At the end of a meeting with the White House Task Force on Financial Markets, the U.S. Secretary of the Treasury, urged the importance of regulating as soon as possible, stablecoins, cryptocurrencies backed by a fiat currency.
For this summit meeting, the heads of the U.S. Central Bank (Fed), Jerome Powell and the U.S. Securities and Exchange Commission (SEC), Gary Gensler took part in the meeting alongside Janet Yellen.
The group discussed the staggering growth of stablecoins in this Bear Market period. They also looked at their potential uses as well as the risks to end users and the financial system.
The group told reporters that they plan to release regulatory recommendations for stablecoins in the “coming months,” Jerome Powell had previously alerted Congress to the need to regulate stablecoins.
He had stated:
“Tether is primarily backed by debt known as ‘commercial paper’. Most of the time they are very liquid, but during financial crises, the market just disappears”. And that’s when people will want their money.
Regulators want to “tackle” the risks associated with its assets. Last week, in the memo announcing the meeting, the Treasury Department wrote :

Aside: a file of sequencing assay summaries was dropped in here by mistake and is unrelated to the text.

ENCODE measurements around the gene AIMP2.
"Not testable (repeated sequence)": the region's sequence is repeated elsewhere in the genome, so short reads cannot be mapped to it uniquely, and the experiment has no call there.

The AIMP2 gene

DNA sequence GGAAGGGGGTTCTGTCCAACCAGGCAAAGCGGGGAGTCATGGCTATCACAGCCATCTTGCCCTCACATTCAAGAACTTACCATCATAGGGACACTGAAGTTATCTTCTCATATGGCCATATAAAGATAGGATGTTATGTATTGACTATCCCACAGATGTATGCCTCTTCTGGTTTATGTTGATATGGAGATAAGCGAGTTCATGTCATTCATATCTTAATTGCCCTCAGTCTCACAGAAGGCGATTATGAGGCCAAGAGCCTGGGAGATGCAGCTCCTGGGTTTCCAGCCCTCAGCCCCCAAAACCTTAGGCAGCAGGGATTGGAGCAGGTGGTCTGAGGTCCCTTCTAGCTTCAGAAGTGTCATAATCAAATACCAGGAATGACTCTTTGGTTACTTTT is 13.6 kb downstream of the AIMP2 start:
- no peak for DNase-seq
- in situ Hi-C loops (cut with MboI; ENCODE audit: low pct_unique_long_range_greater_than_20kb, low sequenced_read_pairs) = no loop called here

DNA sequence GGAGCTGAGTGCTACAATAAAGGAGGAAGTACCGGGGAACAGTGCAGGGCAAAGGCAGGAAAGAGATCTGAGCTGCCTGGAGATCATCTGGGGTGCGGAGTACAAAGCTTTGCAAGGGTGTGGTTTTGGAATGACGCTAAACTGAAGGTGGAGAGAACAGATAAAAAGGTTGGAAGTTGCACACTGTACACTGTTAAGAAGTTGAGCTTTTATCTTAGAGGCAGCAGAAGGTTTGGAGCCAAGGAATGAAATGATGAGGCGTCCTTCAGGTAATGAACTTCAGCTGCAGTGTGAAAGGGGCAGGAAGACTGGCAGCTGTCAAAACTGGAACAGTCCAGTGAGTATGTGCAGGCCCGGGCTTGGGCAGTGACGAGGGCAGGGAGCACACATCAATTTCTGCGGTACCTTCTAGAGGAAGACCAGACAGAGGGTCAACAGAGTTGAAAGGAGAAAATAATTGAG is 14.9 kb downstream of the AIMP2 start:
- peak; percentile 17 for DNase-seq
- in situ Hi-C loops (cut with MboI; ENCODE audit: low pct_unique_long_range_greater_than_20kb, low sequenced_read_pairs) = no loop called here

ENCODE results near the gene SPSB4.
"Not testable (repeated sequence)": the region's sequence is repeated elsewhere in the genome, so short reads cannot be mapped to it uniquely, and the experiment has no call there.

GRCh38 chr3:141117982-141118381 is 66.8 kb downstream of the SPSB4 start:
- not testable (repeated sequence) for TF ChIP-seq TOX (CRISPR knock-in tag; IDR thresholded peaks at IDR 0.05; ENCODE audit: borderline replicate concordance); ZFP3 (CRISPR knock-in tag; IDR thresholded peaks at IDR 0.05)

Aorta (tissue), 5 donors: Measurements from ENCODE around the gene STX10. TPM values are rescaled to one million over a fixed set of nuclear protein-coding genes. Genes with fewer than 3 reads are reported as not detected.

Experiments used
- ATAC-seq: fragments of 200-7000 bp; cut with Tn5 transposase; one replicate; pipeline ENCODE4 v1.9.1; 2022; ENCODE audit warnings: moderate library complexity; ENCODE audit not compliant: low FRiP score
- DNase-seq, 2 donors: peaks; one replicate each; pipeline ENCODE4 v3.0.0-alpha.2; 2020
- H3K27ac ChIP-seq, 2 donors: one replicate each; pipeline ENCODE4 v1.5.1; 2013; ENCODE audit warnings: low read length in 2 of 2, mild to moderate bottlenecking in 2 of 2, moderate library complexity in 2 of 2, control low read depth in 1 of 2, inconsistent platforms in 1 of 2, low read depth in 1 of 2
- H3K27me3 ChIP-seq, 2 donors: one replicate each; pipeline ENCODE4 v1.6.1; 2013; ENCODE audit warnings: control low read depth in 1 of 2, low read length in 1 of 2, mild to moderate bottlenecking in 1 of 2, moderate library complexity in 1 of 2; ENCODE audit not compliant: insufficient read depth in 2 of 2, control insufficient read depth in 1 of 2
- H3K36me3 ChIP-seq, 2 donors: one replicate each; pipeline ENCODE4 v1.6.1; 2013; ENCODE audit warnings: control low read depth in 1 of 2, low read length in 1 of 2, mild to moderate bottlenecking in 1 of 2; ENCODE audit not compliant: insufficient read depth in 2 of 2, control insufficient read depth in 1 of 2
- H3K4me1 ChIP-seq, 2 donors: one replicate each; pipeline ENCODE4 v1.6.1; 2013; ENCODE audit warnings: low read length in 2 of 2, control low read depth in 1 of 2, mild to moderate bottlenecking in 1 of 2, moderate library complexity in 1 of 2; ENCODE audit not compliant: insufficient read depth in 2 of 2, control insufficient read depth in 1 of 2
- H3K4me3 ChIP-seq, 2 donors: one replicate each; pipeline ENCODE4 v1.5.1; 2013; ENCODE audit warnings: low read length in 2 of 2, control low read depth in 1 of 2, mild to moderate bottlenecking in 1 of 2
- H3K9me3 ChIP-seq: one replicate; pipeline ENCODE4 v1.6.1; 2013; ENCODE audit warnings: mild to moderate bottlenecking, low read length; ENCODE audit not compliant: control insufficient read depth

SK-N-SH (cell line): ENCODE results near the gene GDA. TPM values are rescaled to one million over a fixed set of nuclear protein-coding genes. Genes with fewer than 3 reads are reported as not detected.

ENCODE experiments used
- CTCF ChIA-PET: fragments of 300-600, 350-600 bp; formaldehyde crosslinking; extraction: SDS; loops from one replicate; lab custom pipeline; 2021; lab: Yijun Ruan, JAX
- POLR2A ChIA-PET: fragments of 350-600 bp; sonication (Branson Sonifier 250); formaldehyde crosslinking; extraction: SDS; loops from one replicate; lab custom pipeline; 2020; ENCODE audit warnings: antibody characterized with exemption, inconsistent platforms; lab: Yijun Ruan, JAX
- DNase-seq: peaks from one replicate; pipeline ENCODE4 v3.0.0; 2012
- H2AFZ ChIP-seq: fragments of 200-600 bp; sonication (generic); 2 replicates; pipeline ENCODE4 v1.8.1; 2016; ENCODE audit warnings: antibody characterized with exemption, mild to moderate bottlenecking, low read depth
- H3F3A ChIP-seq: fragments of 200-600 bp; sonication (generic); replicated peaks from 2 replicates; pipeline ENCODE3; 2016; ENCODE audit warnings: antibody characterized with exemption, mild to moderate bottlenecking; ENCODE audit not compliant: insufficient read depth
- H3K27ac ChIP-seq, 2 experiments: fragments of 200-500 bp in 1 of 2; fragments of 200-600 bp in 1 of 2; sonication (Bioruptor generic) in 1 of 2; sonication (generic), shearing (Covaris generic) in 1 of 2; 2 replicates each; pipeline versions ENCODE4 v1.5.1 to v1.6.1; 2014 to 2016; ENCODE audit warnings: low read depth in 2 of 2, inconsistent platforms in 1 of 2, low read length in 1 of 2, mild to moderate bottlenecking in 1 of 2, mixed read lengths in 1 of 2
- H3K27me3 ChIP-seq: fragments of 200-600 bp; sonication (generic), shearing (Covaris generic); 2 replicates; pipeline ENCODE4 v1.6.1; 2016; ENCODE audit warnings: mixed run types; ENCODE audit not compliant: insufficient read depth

The meeting of regulators will allow us to assess the potential benefits of stable currencies while mitigating the risks they may pose to users, markets, or the financial system.
The three largest stablecoins currently account for over $100 billion. Despite the market downturn, they have managed to maintain fairly high trading volumes. It’s not at all surprising to see these cryptos in the top 10. The risk not cited by regulators is that dollar deposits from savers will substitute for stablecoins.
Stablecoins have the advantage of being less volatile than other cryptocurrencies like Bitcoin or Ethereum. Their price varies between $0.9-$1.10 but for the most part, their value stabilizes around one dollar.